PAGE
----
With the nation enjoying a remarkable long and robust economic expansion, AfricanAmerican employment has risen to an all-time high. Does this good news refute the notion of a permanently disadvantaged black underclass, or has one type of disadvantage been replaced by another? Some economists fear that many newly employed minority workers will remain stuck in low-wage jobs, barred from better-paying, high skill jobs by their lack of educational opportunities and entrenched racial discrimination. Prosperity for All? draws upon the research and insights of respected economists to address these important issues. Prosperity for All? reveals that while African Americans benefit in many ways from a strong job market, serious problems remain. Research presented in this book shows that the ratio of black to white unemployment has actually increased over recent expansions. Even though African American men are currently less likely to leave the workforce, the number of those who do not find work at all has grown substantially, indicating that joblessness is now concentrated among the most alienated members of the population. Other chapters offer striking evidence that racial inequality is still pervasive. Among men, black high school dropouts have more difficulty finding work than their Latino or white counterparts. Likewise, the glass ceiling that limits minority access to higher paying promotions persists even in a strong economy. Prosperity for All? ascribes black disadvantage in the labor force to employer discrimination, particularly when there is strong competition for jobs. As one study illustrates, economic upswings do not appear to change racial preferences among employers, who remain less willing to hire African Americans for more skilled low-wage jobs. Prosperity for All? offers a timely investigation into the impact of strong labor markets on low-skill African-American workers, with important insights into the issues engendered by the weakening of federal assistance, job training, and affirmative action programs.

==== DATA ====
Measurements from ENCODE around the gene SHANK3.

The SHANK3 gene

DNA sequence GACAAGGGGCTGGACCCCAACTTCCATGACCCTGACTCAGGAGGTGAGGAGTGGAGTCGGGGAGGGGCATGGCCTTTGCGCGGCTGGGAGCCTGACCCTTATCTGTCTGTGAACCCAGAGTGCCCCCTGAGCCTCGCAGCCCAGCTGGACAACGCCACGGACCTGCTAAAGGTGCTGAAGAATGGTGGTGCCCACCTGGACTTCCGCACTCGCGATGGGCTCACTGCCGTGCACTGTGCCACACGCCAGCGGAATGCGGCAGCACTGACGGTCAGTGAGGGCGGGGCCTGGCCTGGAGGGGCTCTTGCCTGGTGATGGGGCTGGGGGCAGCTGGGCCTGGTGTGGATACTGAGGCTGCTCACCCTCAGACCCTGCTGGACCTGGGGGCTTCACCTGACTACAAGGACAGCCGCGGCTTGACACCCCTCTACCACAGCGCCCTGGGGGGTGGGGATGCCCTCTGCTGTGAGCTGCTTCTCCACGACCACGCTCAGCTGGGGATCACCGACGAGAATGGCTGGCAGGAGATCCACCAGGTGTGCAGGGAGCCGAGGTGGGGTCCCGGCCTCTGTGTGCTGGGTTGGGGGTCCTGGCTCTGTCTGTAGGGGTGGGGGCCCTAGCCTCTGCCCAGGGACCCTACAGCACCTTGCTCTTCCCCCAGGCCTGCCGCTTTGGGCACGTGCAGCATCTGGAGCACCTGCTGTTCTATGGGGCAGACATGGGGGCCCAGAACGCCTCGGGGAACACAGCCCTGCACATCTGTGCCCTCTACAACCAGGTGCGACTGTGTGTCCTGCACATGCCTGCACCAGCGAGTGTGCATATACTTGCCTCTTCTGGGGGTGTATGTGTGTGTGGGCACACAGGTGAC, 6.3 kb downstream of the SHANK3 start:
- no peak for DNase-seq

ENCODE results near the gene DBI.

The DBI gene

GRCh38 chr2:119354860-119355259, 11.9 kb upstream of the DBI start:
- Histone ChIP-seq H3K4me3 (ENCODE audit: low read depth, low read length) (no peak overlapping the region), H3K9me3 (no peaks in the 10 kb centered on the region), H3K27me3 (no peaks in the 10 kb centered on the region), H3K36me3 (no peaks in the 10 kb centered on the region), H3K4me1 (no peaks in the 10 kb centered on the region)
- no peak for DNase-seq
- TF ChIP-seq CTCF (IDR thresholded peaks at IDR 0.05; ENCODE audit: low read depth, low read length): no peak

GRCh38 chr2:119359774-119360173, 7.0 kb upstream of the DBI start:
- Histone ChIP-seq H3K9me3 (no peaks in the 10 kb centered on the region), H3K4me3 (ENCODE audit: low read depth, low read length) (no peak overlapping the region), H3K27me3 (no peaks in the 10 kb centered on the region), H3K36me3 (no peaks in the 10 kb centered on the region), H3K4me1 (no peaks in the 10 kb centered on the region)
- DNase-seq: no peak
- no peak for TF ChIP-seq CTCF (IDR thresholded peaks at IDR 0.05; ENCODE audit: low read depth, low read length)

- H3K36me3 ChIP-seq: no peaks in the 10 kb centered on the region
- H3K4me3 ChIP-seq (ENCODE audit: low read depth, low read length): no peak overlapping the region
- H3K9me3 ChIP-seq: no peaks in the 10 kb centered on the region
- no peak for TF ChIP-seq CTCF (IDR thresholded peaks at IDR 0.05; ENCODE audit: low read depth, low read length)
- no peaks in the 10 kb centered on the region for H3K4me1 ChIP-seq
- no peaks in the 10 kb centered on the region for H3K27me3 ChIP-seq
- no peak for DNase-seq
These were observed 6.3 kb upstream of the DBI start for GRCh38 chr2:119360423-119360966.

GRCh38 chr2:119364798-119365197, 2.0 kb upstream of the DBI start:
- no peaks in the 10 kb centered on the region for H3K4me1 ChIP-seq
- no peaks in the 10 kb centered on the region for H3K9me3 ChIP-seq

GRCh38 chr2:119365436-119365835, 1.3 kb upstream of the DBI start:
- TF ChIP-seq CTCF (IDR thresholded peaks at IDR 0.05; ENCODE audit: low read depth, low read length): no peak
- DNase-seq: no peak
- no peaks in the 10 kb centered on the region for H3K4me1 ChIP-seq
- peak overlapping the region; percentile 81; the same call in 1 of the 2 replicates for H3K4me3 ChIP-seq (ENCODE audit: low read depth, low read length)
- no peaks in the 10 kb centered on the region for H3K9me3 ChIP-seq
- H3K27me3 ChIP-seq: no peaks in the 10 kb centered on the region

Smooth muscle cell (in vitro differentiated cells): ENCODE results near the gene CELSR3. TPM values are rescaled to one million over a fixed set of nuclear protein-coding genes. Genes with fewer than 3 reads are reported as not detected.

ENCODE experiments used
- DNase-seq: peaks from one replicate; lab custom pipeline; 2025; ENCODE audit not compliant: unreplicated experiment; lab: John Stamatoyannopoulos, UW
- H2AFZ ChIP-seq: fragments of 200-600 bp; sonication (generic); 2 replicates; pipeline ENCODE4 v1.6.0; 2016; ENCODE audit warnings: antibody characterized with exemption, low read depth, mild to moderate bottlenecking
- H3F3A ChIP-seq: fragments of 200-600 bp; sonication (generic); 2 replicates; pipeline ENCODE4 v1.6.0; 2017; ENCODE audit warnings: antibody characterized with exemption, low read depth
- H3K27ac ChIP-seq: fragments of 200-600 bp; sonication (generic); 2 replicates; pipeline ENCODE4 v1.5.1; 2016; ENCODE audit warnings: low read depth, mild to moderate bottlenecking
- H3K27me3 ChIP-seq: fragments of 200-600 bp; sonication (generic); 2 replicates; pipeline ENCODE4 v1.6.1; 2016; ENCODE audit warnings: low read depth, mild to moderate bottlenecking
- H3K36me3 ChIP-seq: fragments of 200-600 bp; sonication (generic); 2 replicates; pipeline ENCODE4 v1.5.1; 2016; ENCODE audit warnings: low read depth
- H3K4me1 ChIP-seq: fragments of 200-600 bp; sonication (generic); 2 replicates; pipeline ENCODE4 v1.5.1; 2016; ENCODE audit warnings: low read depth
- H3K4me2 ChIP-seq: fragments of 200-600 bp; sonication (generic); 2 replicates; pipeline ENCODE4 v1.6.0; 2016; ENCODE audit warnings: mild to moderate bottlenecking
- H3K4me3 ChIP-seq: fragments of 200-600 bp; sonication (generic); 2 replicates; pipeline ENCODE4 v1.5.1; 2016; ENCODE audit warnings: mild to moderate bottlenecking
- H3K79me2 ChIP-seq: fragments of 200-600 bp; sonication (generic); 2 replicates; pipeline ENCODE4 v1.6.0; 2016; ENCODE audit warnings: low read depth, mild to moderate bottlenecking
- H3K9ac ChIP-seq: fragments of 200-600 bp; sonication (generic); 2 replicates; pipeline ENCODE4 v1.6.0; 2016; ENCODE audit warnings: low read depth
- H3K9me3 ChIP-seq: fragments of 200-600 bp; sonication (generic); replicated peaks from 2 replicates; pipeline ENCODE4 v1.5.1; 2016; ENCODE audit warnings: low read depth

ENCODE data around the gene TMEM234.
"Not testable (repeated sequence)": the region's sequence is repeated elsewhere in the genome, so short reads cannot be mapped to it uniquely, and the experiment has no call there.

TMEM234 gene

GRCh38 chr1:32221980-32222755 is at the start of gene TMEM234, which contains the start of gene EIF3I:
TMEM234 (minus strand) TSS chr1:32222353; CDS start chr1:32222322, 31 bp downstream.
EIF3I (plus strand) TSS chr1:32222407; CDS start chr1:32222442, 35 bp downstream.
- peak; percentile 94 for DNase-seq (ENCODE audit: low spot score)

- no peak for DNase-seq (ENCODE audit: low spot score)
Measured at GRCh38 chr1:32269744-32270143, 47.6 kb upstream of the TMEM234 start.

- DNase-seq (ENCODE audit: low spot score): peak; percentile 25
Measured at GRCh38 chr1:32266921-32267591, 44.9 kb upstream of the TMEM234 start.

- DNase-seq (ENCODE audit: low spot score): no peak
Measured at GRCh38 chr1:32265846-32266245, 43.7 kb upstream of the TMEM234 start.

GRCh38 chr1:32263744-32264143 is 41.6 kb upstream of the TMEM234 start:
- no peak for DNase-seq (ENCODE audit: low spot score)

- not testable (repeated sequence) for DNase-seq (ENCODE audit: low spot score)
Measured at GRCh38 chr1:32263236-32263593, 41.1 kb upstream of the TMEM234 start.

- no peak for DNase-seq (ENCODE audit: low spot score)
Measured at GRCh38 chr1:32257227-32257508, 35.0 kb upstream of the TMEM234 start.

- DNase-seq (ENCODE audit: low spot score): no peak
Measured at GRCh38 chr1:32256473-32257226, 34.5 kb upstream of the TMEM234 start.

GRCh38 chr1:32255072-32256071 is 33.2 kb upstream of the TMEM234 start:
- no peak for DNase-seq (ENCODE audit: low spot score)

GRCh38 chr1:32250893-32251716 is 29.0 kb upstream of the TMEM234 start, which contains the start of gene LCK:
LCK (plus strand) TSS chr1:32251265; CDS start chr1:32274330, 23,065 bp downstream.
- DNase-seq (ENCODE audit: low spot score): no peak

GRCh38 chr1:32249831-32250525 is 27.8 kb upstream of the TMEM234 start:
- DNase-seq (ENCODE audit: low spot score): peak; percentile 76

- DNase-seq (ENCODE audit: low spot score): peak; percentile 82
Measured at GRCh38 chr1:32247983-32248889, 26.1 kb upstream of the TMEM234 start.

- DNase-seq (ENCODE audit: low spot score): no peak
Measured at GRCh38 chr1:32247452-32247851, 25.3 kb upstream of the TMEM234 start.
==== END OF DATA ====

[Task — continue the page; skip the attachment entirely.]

Puerto Rican Women and Work: Bridges in Transnational Labor is the only comprehensive study of the role of Puerto Rican women workers in the evolution of a transnational labor force in the twentieth century.
This book examines Puerto Rican women workers, both in Puerto Rico and on the U.S. mainland. It contains a range of information--historical, ethnographic, and statistical. The contributors provide insights into the effects of migration and unionization on women's work, taking into account U.S. colonialism and globalization of capitalism throughout the century as well as the impact of Operation Bootstrap. The essays are arranged in chronological order to reveal the evolutionary nature of women's work and the fluctuations in migration, technology, and the economy. This one-of-a-kind collection will be a valuable resource for those interested in women's studies, ethnic studies, and Puerto Rican and Latino studies, as well as labor studies.